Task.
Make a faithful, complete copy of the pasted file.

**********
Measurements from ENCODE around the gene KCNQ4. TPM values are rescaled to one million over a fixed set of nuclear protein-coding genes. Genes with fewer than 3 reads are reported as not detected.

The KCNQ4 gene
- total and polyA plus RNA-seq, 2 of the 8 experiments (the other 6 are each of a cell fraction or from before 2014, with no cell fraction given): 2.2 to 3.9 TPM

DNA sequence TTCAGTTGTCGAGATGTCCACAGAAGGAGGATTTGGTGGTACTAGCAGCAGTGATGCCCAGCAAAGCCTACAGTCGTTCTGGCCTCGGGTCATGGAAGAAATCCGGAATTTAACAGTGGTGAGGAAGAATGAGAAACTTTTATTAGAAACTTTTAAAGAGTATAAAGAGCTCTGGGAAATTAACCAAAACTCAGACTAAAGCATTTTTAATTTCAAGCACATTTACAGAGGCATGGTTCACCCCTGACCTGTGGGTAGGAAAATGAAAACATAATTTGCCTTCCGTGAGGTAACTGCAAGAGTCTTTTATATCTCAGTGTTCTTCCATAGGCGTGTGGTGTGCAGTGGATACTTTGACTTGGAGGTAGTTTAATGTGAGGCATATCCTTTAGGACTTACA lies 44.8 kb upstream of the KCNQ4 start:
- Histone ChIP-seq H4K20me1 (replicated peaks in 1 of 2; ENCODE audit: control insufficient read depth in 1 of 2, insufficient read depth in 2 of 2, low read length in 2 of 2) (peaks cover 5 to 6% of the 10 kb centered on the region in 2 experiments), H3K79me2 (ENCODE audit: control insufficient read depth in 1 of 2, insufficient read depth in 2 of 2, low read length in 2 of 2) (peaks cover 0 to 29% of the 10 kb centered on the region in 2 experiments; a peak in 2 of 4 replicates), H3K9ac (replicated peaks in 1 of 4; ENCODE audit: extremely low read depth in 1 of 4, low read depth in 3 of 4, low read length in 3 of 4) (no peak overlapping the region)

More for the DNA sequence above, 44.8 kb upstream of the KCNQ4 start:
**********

Measurements from ENCODE around the gene KCNQ4. TPM values are rescaled to one million over a fixed set of nuclear protein-coding genes. Genes with fewer than 3 reads are reported as not detected.

The KCNQ4 gene
- total and polyA plus RNA-seq, 2 of the 8 experiments (the other 6 are each of a cell fraction or from before 2014, with no cell fraction given): 2.2 to 3.9 TPM

DNA sequence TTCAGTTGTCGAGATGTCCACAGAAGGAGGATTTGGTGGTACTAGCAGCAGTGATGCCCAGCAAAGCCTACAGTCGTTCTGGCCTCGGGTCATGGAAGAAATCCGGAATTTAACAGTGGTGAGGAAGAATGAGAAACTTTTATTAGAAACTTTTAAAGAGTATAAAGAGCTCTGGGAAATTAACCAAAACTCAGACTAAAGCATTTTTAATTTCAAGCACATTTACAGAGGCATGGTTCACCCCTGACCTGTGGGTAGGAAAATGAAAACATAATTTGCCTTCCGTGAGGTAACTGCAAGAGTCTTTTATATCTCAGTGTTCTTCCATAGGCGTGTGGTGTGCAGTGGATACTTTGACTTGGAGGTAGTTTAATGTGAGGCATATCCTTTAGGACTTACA lies 44.8 kb upstream of the KCNQ4 start:
- Histone ChIP-seq H4K20me1 (replicated peaks in 1 of 2; ENCODE audit: control insufficient read depth in 1 of 2, insufficient read depth in 2 of 2, low read length in 2 of 2) (peaks cover 5 to 6% of the 10 kb centered on the region in 2 experiments), H3K79me2 (ENCODE audit: control insufficient read depth in 1 of 2, insufficient read depth in 2 of 2, low read length in 2 of 2) (peaks cover 0 to 29% of the 10 kb centered on the region in 2 experiments; a peak in 2 of 4 replicates), H3K9ac (replicated peaks in 1 of 4; ENCODE audit: extremely low read depth in 1 of 4, low read depth in 3 of 4, low read length in 3 of 4) (no peak overlapping the region)

More for the DNA sequence above, 44.8 kb upstream of the KCNQ4 start: